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Five Factors Driving Growth in Healthcare Management

Image: Graphic depicting growth in healthcare management

You don’t have to look far to see that the healthcare industry is expanding. According to the Bureau of Labor Statistics (BLS), jobs for medical and health service managers, for example, are expected to grow by 23% through 2022, which is faster than average. But what exactly is driving growth in the healthcare industry? At AIU’s recent Serious Talk Webinar, “Where the Jobs Are in 2014,” senior healthcare executive, author and AIU Online business program faculty member Dr. Robert Rodriguez, discussed five factors contributing to this trend:

Aging population. Probably the biggest driving force in healthcare growth is population. The Bureau of Labor Statistics Occupational Outlook Handbook notes, “As the large baby-boom population ages and people remain active later in life, the healthcare industry as a whole will see an increase in the demand for medical services. Managers will be needed to organize and manage medical information and healthcare staffs in all areas of the industry.”

WATCH VIDEO: AIU Serious Talk - Where the Jobs Are in 2014

Diversification. With all of this demand for healthcare comes growth and reorganization of services to most efficiently meet changing healthcare needs. “We are seeing is diversification, so hospitals are now opening their own skilled nursing facilities. They are getting into other businesses,” said Dr. Rodriguez, noting that as medical services become more diverse and more businesses open, we will see an increased demand for non-clinical healthcare business managers. “They are looking for people with more of a business background rather than promoting a clinician to an administrative job, because it’s an entirely different mindset, skill set. So they are starting to look for people who can do accounting, people that can set up records and manage large record systems.”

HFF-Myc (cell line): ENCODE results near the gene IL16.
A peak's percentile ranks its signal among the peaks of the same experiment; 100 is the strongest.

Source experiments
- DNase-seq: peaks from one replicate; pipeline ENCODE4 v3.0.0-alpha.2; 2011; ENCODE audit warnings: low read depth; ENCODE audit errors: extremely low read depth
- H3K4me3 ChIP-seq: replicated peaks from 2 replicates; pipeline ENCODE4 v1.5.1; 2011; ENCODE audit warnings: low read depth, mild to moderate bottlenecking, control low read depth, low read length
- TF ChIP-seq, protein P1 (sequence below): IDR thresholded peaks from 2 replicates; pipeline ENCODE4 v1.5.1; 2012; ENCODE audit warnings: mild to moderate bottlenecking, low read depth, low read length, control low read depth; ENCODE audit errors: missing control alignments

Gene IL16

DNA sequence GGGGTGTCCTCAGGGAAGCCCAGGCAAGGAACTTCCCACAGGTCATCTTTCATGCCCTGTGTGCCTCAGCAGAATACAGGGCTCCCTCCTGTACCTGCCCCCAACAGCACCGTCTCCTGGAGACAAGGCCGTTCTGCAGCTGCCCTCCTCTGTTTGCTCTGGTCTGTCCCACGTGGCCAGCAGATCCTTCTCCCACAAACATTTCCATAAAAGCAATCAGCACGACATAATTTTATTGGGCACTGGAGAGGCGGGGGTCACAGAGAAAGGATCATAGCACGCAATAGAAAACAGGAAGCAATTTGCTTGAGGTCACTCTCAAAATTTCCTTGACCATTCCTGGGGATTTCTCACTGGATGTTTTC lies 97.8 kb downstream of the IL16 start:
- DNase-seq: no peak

With all of this demand for healthcare comes growth and reorganization of services to most efficiently meet changing healthcare needs. “We are seeing is diversification, so hospitals are now opening their own skilled nursing facilities. They are getting into other businesses,” said Dr. Rodriguez, noting that as medical services become more diverse and more businesses open, we will see an increased demand for non-clinical healthcare business managers. “They are looking for people with more of a business background rather than promoting a clinician to an administrative job, because it’s an entirely different mindset, skill set. So they are starting to look for people who can do accounting, people that can set up records and manage large record systems.”

Creation of for-profit businesses. While most hospitals operate on a non-profit basis, hospitals are only a small part of the growing healthcare sector. There are physical therapy practices, home healthcare businesses, technology companies, and healthcare-related businesses that support the healthcare system. These are primarily for-profit businesses. “Physicians are breaking away from hospitals and setting up their own ambulatory healthcare practices,” Rodriguez pointed out. “That’s where I think we are going to see a real need for managers as well as for those who can do strategic planning.”

RELATED: Business Degree Benefits for Healthcare Careers  

Changes in healthcare law. Recent comprehensive changes to healthcare law brought about by the Affordable Care Act are projected to significantly change the demand for healthcare. As a greater proportion of the population gains access to medical benefits, healthcare organizations may also see a shift in patient needs as well as an increase in demand. “For my side in the business with hospitals and healthcare, a lot of it is a question of how’s reimbursement going to change? How is the patient population going to change? Expenditures, staffing, where they diversify, how they grow?” said Rodriguez.

Advancing technology. New technology will continue to change the way healthcare is provided and managed. Medical advances, record keeping, information systems and information sharing will all continue to change and become more complex. New technology will likely expand opportunities for companies to diversify their offerings into the healthcare sphere. Advances in medical technology and information systems may also create a need for technical healthcare managers who are able to plan, direct and integrate new technology solutions into existing organizations.

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